What companies can learn: Don't shoot from the hip when it comes to responding to consumer reviews on review sites and social media. Take the time to create a script for anyone who will be performing this function and then train them. Also, your script doesn't have to-and probably shouldn't-be verbatim. Many time training your employees on talking points and common scenarios is enough.

3. Be transparent

responding to customer feedback

Both Trump and Clinton have a trust problem.

As of last July, 67% of voting-age Americans said they believe Clinton is not honest nor trustworthy; that was up 5 percentage points from June, making her the least trusted of the current crop of presidential candidates. Yes, there are the public outcries about her health, her involvement in the attack on U.S. embassy in Benghazi, Libya, and her irresponsible use of a private email server while secretary of state, but it's really how she has responded to these questions that had hurt her trustworthiness.

Rather than simply creating an atmosphere of transparency around these issues, she had dodged questions and even been caught giving mismatched accounts and figures under oath in front of congressional hearings.

Not that Trump is faring much better, with 62% of voters saying they don't think he is honest or trustworthy. He has promised voters, "I will never lie to you," but his refusal to present his own tax records, his past real estate dealings, and his involvement with the for-profit university that bears his name have critically undermined that promise.

When companies engage in this kind of evasion of customer questions and concerns, rather than creating an environment of transparency, customer relationships typically go sour. For instance, if a customer complains about poor service, companies will choose to either:

  1. share the information they have regarding the event and join the customer in a search for the truth to make things right, or
  2. bring their resources to bear to obstruct the customer's search for information and resolution

What companies can learn: It doesn't take a genius to figure which of the approaches mentioned above are better for building strong customer relationships, so why do companies mess this up? Unfortunately, companies that allow shady practices to become a part of their business model or culture will always be stuck with option #2. Lesson: don't let unlawful or unethical practices become entrenched in your business, and you'll never have to hide anything from your customers.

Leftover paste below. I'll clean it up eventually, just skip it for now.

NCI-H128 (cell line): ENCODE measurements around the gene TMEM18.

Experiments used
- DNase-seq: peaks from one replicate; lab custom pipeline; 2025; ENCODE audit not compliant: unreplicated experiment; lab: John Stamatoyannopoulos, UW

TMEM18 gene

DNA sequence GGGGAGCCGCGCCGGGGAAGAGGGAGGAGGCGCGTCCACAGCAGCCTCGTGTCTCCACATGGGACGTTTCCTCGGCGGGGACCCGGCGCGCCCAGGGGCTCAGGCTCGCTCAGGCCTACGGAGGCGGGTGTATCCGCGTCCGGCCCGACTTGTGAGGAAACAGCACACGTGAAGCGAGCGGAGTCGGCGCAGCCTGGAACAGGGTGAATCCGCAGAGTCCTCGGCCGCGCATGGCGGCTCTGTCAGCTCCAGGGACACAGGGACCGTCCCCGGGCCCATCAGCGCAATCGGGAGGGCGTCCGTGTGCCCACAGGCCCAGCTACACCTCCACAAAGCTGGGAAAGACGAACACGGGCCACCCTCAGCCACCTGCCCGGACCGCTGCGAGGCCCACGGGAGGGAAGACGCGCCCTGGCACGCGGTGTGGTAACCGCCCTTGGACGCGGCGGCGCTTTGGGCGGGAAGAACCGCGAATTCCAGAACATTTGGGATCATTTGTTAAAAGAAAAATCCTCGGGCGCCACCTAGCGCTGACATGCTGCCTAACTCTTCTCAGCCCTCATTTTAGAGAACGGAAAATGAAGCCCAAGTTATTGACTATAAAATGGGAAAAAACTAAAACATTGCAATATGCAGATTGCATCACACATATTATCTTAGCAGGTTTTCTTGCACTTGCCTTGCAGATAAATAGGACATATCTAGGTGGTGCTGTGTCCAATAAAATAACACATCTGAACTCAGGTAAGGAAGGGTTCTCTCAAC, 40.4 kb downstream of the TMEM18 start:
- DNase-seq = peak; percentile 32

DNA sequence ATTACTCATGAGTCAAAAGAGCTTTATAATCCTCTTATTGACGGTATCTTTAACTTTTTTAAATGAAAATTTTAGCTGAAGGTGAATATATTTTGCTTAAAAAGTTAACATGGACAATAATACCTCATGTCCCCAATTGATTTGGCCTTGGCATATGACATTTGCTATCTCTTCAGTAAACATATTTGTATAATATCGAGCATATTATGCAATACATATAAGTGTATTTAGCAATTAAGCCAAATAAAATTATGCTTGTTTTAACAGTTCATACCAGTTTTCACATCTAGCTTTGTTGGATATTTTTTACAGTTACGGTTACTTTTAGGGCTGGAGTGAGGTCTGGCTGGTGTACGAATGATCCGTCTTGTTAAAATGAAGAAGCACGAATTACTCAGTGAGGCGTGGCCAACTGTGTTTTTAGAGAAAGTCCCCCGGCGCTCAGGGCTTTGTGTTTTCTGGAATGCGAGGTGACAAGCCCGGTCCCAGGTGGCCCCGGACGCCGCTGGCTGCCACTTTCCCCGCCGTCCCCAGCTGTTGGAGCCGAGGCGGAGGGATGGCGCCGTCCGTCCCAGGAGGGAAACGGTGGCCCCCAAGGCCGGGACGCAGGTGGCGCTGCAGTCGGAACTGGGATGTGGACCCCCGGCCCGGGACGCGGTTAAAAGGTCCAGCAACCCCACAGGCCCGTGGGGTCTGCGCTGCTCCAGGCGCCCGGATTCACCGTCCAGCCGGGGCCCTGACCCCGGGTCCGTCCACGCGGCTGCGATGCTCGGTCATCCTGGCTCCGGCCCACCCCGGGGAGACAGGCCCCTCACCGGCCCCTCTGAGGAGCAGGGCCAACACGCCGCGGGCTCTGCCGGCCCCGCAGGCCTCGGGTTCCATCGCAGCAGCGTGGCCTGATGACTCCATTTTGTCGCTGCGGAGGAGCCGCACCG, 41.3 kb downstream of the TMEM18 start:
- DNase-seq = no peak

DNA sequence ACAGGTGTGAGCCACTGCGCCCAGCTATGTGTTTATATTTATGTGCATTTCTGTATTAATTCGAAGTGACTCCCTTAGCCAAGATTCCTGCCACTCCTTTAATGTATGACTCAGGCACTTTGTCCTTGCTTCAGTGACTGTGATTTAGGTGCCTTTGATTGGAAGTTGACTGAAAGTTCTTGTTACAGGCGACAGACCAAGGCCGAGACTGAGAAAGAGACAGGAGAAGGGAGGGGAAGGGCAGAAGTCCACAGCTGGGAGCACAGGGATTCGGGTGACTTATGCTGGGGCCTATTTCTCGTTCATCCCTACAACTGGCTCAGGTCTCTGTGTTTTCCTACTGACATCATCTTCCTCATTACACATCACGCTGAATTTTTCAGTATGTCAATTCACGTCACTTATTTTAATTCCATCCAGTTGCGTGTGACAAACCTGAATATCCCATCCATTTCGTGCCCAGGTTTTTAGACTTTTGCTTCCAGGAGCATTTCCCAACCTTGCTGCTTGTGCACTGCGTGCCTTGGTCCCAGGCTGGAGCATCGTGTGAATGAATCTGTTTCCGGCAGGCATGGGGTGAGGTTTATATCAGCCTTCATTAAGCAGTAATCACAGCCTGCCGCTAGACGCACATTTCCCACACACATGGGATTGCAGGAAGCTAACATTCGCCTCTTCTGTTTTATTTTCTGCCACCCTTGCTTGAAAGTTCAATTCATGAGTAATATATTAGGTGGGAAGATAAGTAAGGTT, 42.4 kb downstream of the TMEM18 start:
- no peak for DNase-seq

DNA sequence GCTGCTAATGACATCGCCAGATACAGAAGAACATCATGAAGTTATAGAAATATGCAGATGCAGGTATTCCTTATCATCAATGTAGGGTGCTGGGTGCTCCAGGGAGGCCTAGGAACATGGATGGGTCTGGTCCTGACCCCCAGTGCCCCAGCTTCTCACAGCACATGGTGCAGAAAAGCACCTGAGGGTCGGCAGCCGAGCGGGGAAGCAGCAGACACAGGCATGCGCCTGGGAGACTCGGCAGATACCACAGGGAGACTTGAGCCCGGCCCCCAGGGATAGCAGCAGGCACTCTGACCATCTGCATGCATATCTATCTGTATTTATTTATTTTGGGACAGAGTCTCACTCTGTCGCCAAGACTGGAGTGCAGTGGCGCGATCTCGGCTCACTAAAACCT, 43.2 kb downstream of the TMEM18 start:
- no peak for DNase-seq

4. Focus on making friends

Especially in the world of social media and online reviews, a general rule of thumb is to make more friends and create fewer enemies. More friends means greater reach, more advocates for your brand, and a stronger amplification of your own brand efforts. The same is true of political campaigns.

So why do some of the presidential candidates seem so dead-set on making enemies?

responding to customer feedback

Yes, I'm speaking of Trump's unnecessarily insensitive and divisive messaging. His countless negative comments on Mexicans and Hispanics, for instance, have driven a wedge between him and potentially critical voting group.

Some will argue that this rhetoric has been crucial in securing his place with a certain subsection of conservative voters, but it has also painted him in a corner as he tries to expand his platform for a general election and an audience of much more diverse values and backgrounds.

Now, with the days ticking down to election day, Trump pleas to minority voters are largely falling on deaf ears.

What companies can learn: Being unkind to any customer or potential customer has a way of coming back around, and you don't need anymore resistance than you already have. Instead, look for ways to reduce the number of haters. If your review-checking processes are regularly antagonizing haters-those customers who leave negative reviews-and turning them further against your brand, it's time to stop, have an intervention, and make the decision to work to convert your haters into your biggest fans.

5. Don't lose your cool

Yes, politicians are just human and subject to frustration and anger. But both Clinton and Trump have paid the price for losing their tempers in the limelight and offending large groups in the process. Like this unfortunate, finger-jabbing exchange with a member of Greenpeace:

Or Trump's response to a Muslim-American Khizr Khan's speech at the Democratic National Convention:

"If you look at his wife, she was standing there, she had nothing to say, she probably - maybe she wasn't allowed to have anything to say, you tell me."

These types of snippy, unmeasured responses have a way of making both candidates look decidedly un-presidential and possibly unfit for office.

Unfortunately, companies can also allow negative reviews to generate emotional, unprofessional, and even shameful responses. And while most people give regular joes a pass when their online comments get too heated, they don't give the same leeway to companies.

What companies can learn: Companies are held to a higher standard. No matter how bad the trolling, no matter how untrue the accusations leveled by an angry customer, companies must take the high road and maintain a standard of professionalism in their responses.

Keep Your Constituents Happy

Luckily, your company is not a presidential candidate, with all the pressure and criticism that comes with that distinction, but you do have a constituency of your own: your customers. Not all of them will be happy; few companies have 100% customer retention. But by learning to be more customer-centric and more strategic in how you respond to the bad news your constituency brings to you, you can hold onto and delight more of them than your competition.

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Written by Marcus Varner